2. For all of her description of her family members, I can't picture them. I don't see them in my mind's eye. I can't recall tiny details about them that would make them real for me. I have some vague, fuzzy images of these people, but nothing is crisp or clear. I have a much clearer image of the father and son in The Road, and I'm not sure McCarthy ever exactly describes them. However, Westover's book is nonfiction/memoir, so perhaps that's the issue.
3. At one point Westover writes that she felt uncomfortable at Cambridge being sold as some kind of Horatio Alger story, yet her book seems to be doing just that. It's a bit more subtle, of course, but it's a little like being at a dinner party with someone who says: I don't want to say I'm incredibly beautiful and intelligent....but.....
4. I feel incredibly sad for all of the people in Westover's family, and I think she does a good job of showing the vulnerabilities of all her siblings and even her parents. I think Westover was able to show that malice wasn't the issue in the tragedy of her upbringing.
5. I found myself at times relating so many to Westover's experiences (even though mine were considerably different) because of some general themes that ran through both of our childhoods and were connected to the Mormon church: men being the head of the household (even to disastrous effect), preparing for the end-of-days, being encouraged to dress modestly and having a strong sense of community as part of a very clearly defined community of like-minded people. Also, my step-father was a custom home-builder, and we spent a lot of time with building scraps and working at the lot. It wasn't as dramatic as Westover's child-labor (or even close), but it had some similar hints about it. I related to much of the good in her book (there is good) and some of the hard stuff.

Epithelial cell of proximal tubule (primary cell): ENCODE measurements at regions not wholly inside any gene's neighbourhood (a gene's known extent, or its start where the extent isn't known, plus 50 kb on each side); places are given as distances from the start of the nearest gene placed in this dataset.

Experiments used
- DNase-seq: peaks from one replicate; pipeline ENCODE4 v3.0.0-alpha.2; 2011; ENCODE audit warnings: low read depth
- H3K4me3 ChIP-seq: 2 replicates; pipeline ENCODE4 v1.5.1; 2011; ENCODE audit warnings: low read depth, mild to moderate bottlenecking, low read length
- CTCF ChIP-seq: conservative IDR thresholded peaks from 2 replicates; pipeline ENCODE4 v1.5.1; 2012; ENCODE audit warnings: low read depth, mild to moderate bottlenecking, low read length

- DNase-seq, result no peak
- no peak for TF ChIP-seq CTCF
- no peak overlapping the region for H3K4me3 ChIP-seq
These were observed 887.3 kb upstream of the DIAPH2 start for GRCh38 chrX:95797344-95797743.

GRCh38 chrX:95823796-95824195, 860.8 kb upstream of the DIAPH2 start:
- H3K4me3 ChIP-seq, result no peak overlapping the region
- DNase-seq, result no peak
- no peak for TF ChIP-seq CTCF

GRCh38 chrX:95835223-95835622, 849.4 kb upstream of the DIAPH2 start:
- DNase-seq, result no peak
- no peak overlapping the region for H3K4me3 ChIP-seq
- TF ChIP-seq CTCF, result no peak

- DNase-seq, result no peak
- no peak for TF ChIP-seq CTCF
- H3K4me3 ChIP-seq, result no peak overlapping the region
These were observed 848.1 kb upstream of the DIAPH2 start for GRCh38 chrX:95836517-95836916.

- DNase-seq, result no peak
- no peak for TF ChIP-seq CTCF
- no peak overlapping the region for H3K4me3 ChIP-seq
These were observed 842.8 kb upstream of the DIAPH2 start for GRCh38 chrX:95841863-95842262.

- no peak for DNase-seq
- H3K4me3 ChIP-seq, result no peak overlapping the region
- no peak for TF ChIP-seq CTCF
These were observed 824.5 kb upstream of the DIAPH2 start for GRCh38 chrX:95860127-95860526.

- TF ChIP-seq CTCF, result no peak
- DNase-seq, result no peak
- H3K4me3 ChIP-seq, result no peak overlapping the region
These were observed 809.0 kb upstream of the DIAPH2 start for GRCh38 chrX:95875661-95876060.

6. Westover freely admits and writes about conflicting accounts/memories of past events. In fact, in one major event in the book, one person says he wasn't there at all, and Westover says she vividly recalls his being there. This is par-for-the-course with memoir, but it makes her seem like an unreliable narrator. We all know our brains lean toward conformational bias and remembering the past as it relates to us and as it's viewed through our lens, so it left me wondering: how much of this really happened? What is she distorting, not through any malice but simply because our brains do that; they distort the past so that memory is fluid and often, well, unreliable. Having said that, I do think there is enough from her childhood corroborated by others and remembered as a whole rather than picking at details, to merit substantial trauma. I just found myself often thinking: I don't trust her much as a narrator of her own life.